Many CSS frameworks will supply a .clearfix class by default and even apply it to commonly used classes like .container. However, because we're working with raw CSS and building from scratch you'll need to create this yourself.

The position Property

When you want precise pixel locations for your elements you want to use the position property. The position property allows you to specify a number of different position types that have different effects on how the element is positioned. After these are set you can set the element's exact location with the left, right, top and bottom properties. Let's examine the different types of positions.

  1. static: The default value for the position property. Positions the element in normal document flow.
  2. fixed: Positions the element relative to the viewport (the outermost element). The element is removed from normal document flow.
  3. absolute: Positions the element relative to the next highest relatively or absolutely positioned element in the element hierarchy. If none is found, positions the element relative to the viewport. The element is removed from normal document flow.
  4. relative: Positions the element relative to its current position. The element remains in normal document flow.

These definitions can be a bit opaque at first. However, with an example and a bit of explanation you'll see that they are quite accurate. Here is some markup and CSS that create a stack of divs:

.square {
  width: 64px;
  height: 64px;
}

#relatively-positioned-parent {
  position: relative;
  top: 32px;
  left: 32px;
  width: 256px;
  height: 256px;
}
#absolutely-positioned-child {
  position: absolute;
}
#relatively-positioned-child {
  position: relative;
}
#fixed-position-child {
  position: fixed;
  top: 8px;
  left: 8px;
}
#absolutely-positioned-child,
#relatively-positioned-child {
  top: 32px;
  left: 32px;
}
<div id="relatively-positioned-parent" class="orange">
  <div class="square white">Static</div>
  <div id="relatively-positioned-child" class="purple square">Rel</div>
  <div class="square white">Static</div>
  <div id="absolutely-positioned-child" class="cyan square">Abs</div>
  <div class="square white">Static</div>
  <div id="fixed-position-child" class="grey square">Fixed</div>
</div>

Here is the rendered result:

CSS Positioning

Let's talk about the effect of each type of positioning displayed here.

  1. Fixed: The fixed position div is removed from its container (normal document flow) and placed relative to the viewport. You can see it is outsite of its containing div and positioned 8px from the top left corner of the viewport.
  2. Absolute: The absolutely positioned div is removed from the normal document flow but remains a child of the relatively positioned parent. However, you can see it overlaps the div above it and the surrounding divs are acting as if it is not there. This is the effect absolute positioning has on removing an element from the normal document flow.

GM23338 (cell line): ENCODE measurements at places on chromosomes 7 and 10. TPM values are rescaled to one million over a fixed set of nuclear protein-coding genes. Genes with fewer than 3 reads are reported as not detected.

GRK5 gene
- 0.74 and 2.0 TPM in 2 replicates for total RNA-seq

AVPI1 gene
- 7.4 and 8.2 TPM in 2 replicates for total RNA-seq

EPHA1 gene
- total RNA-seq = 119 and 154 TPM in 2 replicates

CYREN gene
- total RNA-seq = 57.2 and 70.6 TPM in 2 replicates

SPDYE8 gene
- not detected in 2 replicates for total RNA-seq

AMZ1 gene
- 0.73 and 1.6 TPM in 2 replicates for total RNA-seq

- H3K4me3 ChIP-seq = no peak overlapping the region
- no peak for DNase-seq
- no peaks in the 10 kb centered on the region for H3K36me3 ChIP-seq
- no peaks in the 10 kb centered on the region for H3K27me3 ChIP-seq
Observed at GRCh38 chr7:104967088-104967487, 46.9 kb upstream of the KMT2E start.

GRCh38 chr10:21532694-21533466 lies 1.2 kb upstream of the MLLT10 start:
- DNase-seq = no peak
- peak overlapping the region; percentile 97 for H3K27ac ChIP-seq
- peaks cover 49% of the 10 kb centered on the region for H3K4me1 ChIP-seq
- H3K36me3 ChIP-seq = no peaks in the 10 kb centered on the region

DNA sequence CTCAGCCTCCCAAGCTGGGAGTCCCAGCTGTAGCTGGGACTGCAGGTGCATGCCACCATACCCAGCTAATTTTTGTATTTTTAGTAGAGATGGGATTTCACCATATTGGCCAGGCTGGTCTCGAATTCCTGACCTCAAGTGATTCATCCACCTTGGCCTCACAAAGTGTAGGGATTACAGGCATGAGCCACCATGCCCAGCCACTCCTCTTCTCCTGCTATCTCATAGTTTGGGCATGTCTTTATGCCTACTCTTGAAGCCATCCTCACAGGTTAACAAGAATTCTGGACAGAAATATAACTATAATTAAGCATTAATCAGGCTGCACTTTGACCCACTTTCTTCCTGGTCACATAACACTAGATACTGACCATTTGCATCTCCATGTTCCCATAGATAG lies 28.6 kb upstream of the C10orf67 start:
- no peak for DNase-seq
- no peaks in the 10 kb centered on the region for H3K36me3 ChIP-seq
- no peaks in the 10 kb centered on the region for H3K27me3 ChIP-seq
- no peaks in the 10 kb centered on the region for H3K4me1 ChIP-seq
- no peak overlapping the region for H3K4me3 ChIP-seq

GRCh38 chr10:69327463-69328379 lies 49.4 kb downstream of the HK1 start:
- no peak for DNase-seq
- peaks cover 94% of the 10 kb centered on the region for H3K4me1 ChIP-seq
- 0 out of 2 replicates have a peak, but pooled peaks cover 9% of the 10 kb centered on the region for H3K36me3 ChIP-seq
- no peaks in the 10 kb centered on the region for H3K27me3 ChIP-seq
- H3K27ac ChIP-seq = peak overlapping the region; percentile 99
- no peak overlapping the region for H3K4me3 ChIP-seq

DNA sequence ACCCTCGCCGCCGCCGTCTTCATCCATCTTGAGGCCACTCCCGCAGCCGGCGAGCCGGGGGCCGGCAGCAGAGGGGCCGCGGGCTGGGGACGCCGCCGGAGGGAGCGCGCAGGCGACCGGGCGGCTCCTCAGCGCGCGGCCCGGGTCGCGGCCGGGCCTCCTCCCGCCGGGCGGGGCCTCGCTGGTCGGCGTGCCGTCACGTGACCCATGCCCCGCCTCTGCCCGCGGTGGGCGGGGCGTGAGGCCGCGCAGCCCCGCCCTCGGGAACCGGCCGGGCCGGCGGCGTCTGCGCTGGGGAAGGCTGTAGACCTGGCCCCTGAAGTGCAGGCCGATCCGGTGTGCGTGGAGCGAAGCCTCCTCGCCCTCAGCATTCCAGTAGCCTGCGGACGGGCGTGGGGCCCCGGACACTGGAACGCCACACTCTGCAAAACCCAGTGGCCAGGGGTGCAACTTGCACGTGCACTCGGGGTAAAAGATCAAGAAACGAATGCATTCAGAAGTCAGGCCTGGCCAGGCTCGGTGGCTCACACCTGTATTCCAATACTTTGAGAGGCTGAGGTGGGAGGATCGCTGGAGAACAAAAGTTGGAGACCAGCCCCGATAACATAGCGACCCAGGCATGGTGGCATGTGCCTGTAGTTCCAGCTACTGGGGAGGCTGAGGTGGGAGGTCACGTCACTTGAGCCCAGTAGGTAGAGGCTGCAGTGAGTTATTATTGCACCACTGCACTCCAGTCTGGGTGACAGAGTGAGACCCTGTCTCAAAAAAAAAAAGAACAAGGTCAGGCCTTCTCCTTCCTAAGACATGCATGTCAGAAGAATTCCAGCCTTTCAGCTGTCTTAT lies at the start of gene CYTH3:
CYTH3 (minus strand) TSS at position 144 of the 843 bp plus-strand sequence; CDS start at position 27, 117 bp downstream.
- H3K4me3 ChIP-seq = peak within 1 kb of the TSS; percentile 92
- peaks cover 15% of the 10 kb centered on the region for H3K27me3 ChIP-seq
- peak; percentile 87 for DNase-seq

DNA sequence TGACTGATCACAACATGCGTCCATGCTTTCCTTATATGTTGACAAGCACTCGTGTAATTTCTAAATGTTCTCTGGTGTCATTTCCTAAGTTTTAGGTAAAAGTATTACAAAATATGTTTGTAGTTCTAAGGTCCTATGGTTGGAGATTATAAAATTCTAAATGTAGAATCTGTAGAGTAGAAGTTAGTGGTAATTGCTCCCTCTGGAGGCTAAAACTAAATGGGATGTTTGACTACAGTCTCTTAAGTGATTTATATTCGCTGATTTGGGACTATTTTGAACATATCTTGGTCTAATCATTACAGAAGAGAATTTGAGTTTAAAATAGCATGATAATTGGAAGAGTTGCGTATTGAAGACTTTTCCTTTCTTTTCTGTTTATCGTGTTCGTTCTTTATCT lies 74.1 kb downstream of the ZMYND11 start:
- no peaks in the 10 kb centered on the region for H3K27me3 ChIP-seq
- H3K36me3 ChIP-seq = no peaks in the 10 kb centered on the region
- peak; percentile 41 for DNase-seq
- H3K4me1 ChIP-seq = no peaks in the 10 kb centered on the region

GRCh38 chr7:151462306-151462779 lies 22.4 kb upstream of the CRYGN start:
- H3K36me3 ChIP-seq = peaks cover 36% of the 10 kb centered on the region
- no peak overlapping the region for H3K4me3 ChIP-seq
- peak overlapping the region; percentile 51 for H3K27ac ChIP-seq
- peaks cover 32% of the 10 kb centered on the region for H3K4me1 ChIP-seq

3. Relative: The relatively positioned div remains in normal document flow. You can see this because of the missing space in the stack of white divs. You can also see that it is moved 32px from the top left corner of its original position in normal document flow.

It's worth noting that position: relative; is commonly used just to add a position value to the parent element of a child element with position: absolute;. This allows the child element to be positioned absolutely relative to the position of the parent. In the "real world" you'll rarely use relative positioning for anything else than this purpose.

Wrapping your head around CSS positioning is a bit complex. Play around with these concepts! That is usually the best way to remove the mystery. Another way is to further your understanding by more detailed reading!

Shay Howe: Positioning Content

We've covered the definitions and a few examples of positioning with floats and the position property. Now your task is to read through the Shay Howe walkthrough on Positioning Content. He'll discuss how these concepts can be taken a step further to begin creating layouts and grids as well as provide a few editable code examples of the CSS properties we've introduced here.

Code Review

The important bits of code from this lesson

/* Floats */

.left {
  float: left;
}
.right {
  float: right;
}
.clear {
  clear: both;
}


/* Clearfix */

.clearfix::before,
.clearfix::after {
  display: table;
  content: " ";
}
.clearfix::after {
  clear: both;
}


/* Positioning */

#absolutely-positioned-child {
  position: absolute;
}
#relatively-positioned-child {
  position: relative;
}
#fixed-position-child {
  position: fixed;
  /* ... */
}

Wrapping Up

CSS positioning provides you with a lot of options. As you progress and use these tools over and over you'll realize how useful they can be to create rich layouts and user interfaces. They may seem complex at first and you might be wondering, "But why can't we just use tables?!". Have patience and continue to use CSS positioning and you'll soon see the power behind its precision!